Thursday, April 15, 2010

Dr. John's submission on DSM-5 controversy


Submission to APA Re: "Complex Somatic Symptom Disorder", DSM-5 (posted 14
April 2010)

From: Dr John H Greensmith, ME Free For

The fundamental stumbling block in finding a single diagnostic category most
suitable for CFS/ME, whether in the Diagnostic and Statistical Manual for
Mental Disorders (DSM) of the American Psychiatric Association, or the World
Health Organisation (WHO) Handbook, or elsewhere, is that it contains, by
definition, more than one term, each of which is unlikely to be
satisfactorily accommodated within only one category.

Even if each component, M.E. and CFS, (whether one takes M.E. to be Myalgic
Encephalomyelitis or Myalgic Encephalopathy), fitted neatly and exclusively
into one category (for example, neurological), or another category (for
example psychiatric), or if it appeared always in more than one category
(for example neurological and psychiatric) but never in some other category
at all, the terms must first be separated.

The problem is further complicated for Chronic Fatigue Syndrome because,
even when separated from M.E., CFS comprises several heterogeneous
conditions, each with a variety of organic and/or psychiatric causes, which
could not be placed in a single category. Even if M.E. is taken to be a
discrete illness with no subsets (and this is not universally agreed), it is
possible that some patients may co-incidentally have an additional but
unrelated psychiatric history, or concurrent psychiatric illness, that did
not cause, or was not caused by also having, M.E.

We should be mindful of a couple of concerns beyond the establishment of an
initial classification: firstly, whether an illness shifts from one category
at onset (for example, organic) to another as the illness progresses (for
example, somatoform); secondly, there are also serious implications about
whether a treatment recommended for a particular condition within CFS may be
inadvisable, even harmful, for an M.E. sufferer.

This tangled knotty mess has been largely man-made since about 1988 when the
terms CFS/ME became amalgamated into one, which has been dominantly
"preferred" by influential medical authorities, who also advise governments,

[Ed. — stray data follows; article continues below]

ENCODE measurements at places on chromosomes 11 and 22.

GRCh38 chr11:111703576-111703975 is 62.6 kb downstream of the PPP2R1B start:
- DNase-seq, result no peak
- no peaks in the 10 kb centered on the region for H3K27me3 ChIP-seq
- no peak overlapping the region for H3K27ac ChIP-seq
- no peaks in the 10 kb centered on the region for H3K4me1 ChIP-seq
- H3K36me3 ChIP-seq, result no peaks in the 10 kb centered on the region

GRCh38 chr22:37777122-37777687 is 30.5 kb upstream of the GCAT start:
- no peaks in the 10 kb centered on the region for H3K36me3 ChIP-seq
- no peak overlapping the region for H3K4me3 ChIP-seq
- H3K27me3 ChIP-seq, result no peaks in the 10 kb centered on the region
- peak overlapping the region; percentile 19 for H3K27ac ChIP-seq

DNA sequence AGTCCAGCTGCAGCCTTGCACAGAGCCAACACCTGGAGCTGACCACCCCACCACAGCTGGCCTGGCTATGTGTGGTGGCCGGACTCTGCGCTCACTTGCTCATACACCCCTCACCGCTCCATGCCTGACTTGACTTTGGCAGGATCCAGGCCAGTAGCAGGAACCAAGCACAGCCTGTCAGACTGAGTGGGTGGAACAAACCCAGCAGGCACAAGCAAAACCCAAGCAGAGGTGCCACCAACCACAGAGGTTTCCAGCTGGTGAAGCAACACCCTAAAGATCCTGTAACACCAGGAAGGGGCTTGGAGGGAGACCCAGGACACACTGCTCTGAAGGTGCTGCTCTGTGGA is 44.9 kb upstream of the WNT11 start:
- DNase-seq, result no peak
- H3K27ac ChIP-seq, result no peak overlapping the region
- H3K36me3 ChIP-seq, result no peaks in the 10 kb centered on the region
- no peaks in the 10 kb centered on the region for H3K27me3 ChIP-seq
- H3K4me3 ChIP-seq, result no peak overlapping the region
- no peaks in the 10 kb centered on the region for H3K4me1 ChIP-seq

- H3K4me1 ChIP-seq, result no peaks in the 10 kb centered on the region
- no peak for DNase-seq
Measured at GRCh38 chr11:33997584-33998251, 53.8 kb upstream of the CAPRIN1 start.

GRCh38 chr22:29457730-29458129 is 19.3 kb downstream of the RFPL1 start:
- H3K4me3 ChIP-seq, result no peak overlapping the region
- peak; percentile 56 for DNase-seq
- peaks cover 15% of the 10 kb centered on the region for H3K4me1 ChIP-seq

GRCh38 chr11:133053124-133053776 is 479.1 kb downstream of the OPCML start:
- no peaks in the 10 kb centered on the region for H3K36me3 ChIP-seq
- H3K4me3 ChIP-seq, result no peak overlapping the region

since that time to the present day. It can, however, be unpicked if there is
the will. This Research Psychologist and veteran M.E. sufferer since 1988
(22 years at time of writing) asserts that the following questions must be
answered by anyone advocating particular nomenclature and classification of
illnesses that would affect the treatment that M.E. sufferers would be
recommended to have.

CFS/ME has been interpreted in several different ways: firstly, that the
terms are synonymous and interchangeable; secondly, that M.E. is one of a
number of illnesses contained within Chronic Fatigue Syndrome; thirdly, some
people have been known to use both of these, at different times, to suit the
occasion. Fourthly, there may be other possibilities which we haven't
thought of, though these, of course, could not be discussed unless or until
identified or disclosed.

In the first case, if M.E. is believed to be always, without exception,
synonymous and interchangeable with Chronic Fatigue Syndrome and, if CFS is
the "preferred" term, why do they not drop the term M.E. altogether if no
value is added by keeping it? Many of us suspect that retaining it is an
insurance policy in case a definitive diagnostic test – such as a blood
test, or scan – is ever found for M.E.

In the second case, if M.E. is a subset of CFS, which are any of the other
subsets that we know about and according to which criteria? Why is M.E.
apparently the only one to be taken under its wing, when other conditions
could be made to fit by the same fatigue criteria, for example, CFS/MS?
Indeed, CFS may be so loose a diagnostic term that there is no illness, or
post operative recovery that could not escape its clutches, yet only M.E. is
ever clamped to it.